Australia's five best photo locations
Australia is a photographer’s dream. The country doesn’t fall short of iconic landmarks and pit stops that entice photo enthusiasts from across the globe.
The country is home to some of the world’s most iconic landmarks, alongside hidden gems located in Australia’s less visited but equally stunning locations. But in order to capture all the beauty that Australia has to offer, you want to make sure you’re equipped with the right toolset.
Here’s my top five suggestions on where to visit and what to bring:
First up is New South Wales’ Blue Mountains. This is the ideal destination if you’re looking to escape and explore in peace. But be warned - you will have to work hard to earn your shots. Long walks, climbing and abseiling will likely be involved if you’re determined to get those Wow factor photos.
The Blue Mountains are not short of impressive photography locations. If I had to recommend just one, it would be the Rocky Creek Canyon. As the name suggests, this is a creek trail which features dark and narrow slots to explore as well as plenty of opportunities for taking a dip under the waterfalls.
Rocky Creek Canyon provides a unique setting as the waterfalls aren’t covered in sunlight, which can often make capturing water difficult. There is plenty of shade for your shots and you might even be lucky enough to witness streaks of sunlight peering through the canopy, adding an ethereal element to your photos.
Alpine National Park
Located northeast of Melbourne, this national park is home to the highest peak in Australia - Mount Kosciuszko. In the winter you can witness its snow topped peak or wait until summer to capture the mountain in those warmer sunlit tones.
Equipped with your wide lens, you’ll be able to compose a shot that includes Mount Kosciuszko within its picturesque surroundings. The standard Fujinon XF10-24mm lens is my preferred option for nailing closer shots of Seaman’s hut, Cathedral rock and Yarrangobilly cave, which are all located within the park.
For those looking to shoot the park’s 31 metre cascading Paradise Falls, I recommend planning your trip for summer, capturing the waterfalls sparkling in the sunlight and minimising the risk of rain. Setting a long shutter speed is also important in order to capture the water’s many movements.
Tasmania’s Binalong Bay
Despite being Australia’s smallest state, Tasmania offers some of the largest variety of photogenic landscapes. From seascape, to mountains and waterfalls, most of these picture perfect locations remain untouched.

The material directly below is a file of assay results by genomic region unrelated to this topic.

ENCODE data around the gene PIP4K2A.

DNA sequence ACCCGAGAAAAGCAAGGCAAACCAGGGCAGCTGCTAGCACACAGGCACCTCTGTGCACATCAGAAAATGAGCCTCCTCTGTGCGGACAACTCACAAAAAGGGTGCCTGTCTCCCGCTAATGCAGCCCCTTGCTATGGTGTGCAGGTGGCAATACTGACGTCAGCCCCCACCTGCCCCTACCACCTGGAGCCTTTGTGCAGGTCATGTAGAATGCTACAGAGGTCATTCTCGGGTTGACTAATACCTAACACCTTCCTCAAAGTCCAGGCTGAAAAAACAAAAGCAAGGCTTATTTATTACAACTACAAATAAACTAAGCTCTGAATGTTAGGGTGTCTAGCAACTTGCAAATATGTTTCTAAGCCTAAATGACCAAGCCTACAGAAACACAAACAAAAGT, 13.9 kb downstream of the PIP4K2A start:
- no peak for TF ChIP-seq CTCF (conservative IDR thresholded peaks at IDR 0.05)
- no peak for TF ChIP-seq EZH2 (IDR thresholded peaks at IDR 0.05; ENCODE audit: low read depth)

I personally love to escape to Binalong Bay - Tasmania’s ultimate treasure. This small coastal town is located in north-east Tasmania. Its white sandy beaches surround aqua-green waters, and along the edge of the coastline visitors can see boulders covered in bright orange lichen. These contrasting colours are guaranteed to create some incredibly impactful shots.
The Opera House
Sydney is immersed in photo-worthy sites. Like many others, my favourite Sydney spot to photograph is the Opera House. What makes capturing the Opera House exciting and part of the reason photographers and tourists alike flock from across the world to shoot this iconic landmark, is the fact it can be seen from a number of areas - including the Botanical Gardens, onboard the Sydney Harbour Ferry, the Harbour Bridge, or The Rocks.
I recommend having a long lens at the ready. The Fujinon XF200mm is a great option, enabling you to isolate The Opera House and keep the background out of focus.
Make sure you are also equipped with your standard wide lens (XF10-24mm). This is my preferred option for nailing closer shots of the Opera House. As is the case with most landscapes, it’s always recommended to bring a tripod along too. Set a long shutter speed and capture the Opera House in perfect dawn or dusk lighting.
Great Ocean Road
Located south of Melbourne, this is one of the world's most famous natural landmarks. Combining rock and sandstone cliffs with the rugged coastline, the Great Ocean Road’s beauty is nothing short of impressive.
The 12 Apostles, located in Port Campbell, is one of my favourite areas to photograph. I recommend using a wide lens, approximately between 10-24mm, to photograph the range of scenes across Port Campbell. Having a tripod on hand is also essential for time lapses that beautifully capture sunrise and sunset shadows.
With so much to see, Australia is undoubtedly a photographer's dream location. But instead of just heading to the popular areas, take time to get to know the many stunning landscapes off the beaten path too. And if you come prepared with all your necessary equipment, you’ll be guaranteed to snap some of your best shots yet.
This post is courtesy of Fujifilm and has been republished with permission. You can see more of Clement's images here.